On posting the story “The Sun Bursts to Life: Sunspots, Flares and CMEs” on the Universe Today, something was strange about my source material. Although the Sun had started Solar Cycle 24 back in January of this year, the new sunspots recently observed were the “leftovers” from the previous cycle and not new ones from this cycle. Something is strange. Surely one cycle ends and another begins? Think again…
Happily typing away, thinking I had solar physics down to a fine art, I spoke about how three new sunspots had rotated into view, blasting space with coronal mass ejections (CMEs) just after unleashing an M2-class solar flare. This was exciting stuff, as the Sun has pretty much done nothing for the last few months. Its disk had been void of any sunspot activity of any description, and then three come at once, galloping into view like valkyries unleashing hot magnetic fury into space.
But according to SpaceWeather.com, these “brand new spots” are actually leftovers from the previous solar cycle and don’t belong to Solar Cycle 24. Looking at data from the Michelson Doppler Imager (MDI), the polarity of the sunspot pairs were in fact the same polarity as sunspots from the previous cycle, and not the polarity expected from this cycle (the magnetic polarity switches after each cycle). That’s not to say sunspots from the new cycle haven’t been observed. On January 10th, a small sunspot pair had been observed at high latitudes on the solar disk (note high latitudes) demonstrating a switch in polarity, marking the beginning of Solar Cycle 24. But today, we have three active sunspots from the old cycle obviously alive and well.
This is where Spörer’s law comes in. In 1861, this law was derived by English astronomer Richard Christopher Carrington and then refined by Gustav Spörer. This law states that during any given solar cycle, sunspots will be observed at 30° to 45° latitude on the solar body as they come to life. As the cycle progresses toward solar maximum, the spots will be observed to drift toward a latitude of 15°. This law is evident in the “butterfly diagram” (pictured). Recent physics theory suggests that this is directly related to the winding of the magnetic field around the solar body. The more stressed the magnetic field becomes, the more flux that is collected around the equatorial regions, more sunspots are therefore produced by the up welling of magnetic flux.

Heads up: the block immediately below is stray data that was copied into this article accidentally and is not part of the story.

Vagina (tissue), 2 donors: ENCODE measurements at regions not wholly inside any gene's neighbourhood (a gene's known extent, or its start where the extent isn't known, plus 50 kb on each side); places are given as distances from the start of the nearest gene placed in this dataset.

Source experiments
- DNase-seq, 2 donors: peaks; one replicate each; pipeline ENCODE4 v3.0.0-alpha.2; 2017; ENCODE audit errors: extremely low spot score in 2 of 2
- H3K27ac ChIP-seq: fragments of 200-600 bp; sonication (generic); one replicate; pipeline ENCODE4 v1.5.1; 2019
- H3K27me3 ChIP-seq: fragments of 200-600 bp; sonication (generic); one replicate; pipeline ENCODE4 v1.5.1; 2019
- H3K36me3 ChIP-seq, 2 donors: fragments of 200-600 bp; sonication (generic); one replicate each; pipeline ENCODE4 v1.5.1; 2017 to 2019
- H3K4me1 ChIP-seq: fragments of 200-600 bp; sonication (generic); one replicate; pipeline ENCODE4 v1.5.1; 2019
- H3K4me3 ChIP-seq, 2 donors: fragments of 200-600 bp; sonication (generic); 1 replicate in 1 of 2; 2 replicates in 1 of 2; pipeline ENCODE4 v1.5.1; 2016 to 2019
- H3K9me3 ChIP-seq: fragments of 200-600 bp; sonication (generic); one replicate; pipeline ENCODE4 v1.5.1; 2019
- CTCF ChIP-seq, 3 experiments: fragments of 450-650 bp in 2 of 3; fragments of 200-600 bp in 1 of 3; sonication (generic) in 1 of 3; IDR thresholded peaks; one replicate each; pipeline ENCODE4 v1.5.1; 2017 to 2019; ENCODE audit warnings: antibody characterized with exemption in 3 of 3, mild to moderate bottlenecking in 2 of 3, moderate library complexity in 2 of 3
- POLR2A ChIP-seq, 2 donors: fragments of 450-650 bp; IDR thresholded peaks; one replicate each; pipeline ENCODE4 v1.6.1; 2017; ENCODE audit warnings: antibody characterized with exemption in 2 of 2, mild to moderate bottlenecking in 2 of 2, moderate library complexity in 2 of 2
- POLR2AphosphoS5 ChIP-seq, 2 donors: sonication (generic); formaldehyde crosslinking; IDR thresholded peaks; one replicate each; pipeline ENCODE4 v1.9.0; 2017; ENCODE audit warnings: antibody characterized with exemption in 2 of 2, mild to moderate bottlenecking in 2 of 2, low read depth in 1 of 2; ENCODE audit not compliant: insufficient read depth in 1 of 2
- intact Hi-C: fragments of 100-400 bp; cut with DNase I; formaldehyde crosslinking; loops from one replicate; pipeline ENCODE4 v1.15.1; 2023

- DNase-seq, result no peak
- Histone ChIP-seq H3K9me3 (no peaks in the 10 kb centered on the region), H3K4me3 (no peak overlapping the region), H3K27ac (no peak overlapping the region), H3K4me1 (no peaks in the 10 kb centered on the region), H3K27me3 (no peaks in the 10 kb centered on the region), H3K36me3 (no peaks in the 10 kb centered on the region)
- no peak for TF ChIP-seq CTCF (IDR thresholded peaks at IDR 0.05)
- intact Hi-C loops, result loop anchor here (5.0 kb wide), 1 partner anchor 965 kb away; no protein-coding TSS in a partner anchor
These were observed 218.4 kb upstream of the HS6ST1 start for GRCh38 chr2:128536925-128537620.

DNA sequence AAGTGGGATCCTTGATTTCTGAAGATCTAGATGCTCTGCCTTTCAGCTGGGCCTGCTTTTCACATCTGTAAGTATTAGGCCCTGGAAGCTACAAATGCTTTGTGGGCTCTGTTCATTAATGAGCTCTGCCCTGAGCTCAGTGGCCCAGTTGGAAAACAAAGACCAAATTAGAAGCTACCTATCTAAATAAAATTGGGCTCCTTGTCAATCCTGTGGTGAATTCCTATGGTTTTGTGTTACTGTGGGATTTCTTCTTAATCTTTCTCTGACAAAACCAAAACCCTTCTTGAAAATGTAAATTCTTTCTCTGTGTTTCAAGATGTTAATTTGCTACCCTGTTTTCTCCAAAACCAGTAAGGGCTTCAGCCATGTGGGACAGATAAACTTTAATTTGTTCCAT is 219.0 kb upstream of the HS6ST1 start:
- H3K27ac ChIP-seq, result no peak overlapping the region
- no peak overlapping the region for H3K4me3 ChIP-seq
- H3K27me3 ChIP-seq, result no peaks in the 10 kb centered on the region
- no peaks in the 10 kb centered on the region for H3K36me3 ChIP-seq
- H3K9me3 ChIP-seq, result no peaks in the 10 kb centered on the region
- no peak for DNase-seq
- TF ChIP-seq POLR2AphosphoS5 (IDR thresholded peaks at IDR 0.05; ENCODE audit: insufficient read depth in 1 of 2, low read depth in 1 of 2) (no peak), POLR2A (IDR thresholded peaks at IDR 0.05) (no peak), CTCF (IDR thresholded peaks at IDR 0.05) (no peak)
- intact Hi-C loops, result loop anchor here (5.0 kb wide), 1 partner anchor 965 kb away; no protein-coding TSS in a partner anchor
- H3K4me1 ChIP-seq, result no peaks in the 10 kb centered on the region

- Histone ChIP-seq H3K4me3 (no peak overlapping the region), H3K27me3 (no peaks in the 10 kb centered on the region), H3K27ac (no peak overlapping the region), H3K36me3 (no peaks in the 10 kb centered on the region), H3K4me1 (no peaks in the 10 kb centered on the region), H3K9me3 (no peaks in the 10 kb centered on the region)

This is why sunspots at the start of the solar cycle are found in high latitudes, and sunspots later on in the cycle are found at the equator.
So at what latitudes were the sunspots recently observed? You guessed it, at lower latitudes (pictured top), consistent with sunspots later in the solar cycle. Therefore we have two pieces of evidence that points to these recent spots being leftovers of Cycle 23: the magnetic polarity and the low latitude observations.
It therefore seems that a solar cycle can continue to “wind down” after a new cycle has begun. This explains why sunspots with characteristics of Solar Cycle 23 and Solar Cycle 24 can be observed at the same time.
But to me, there is something strange about these new findings. Surely when the Sun undergoes the transition from one cycle to the next, magnetic energy is lost as the Sun swaps polarity. If this is so, why are these old sunspots so energetic? Why are they blasting M2-class flares and CMEs into space? If I were to predict the nature of leftover sunspots, I’d guess they would be very quiet and short-lived events. Perhaps there is a lag between the magnetic energy being lost from the magnetic flux and the time from polarity switch, making these old spots as active as ever… I’ll be sure to keep my eye open for any research about this.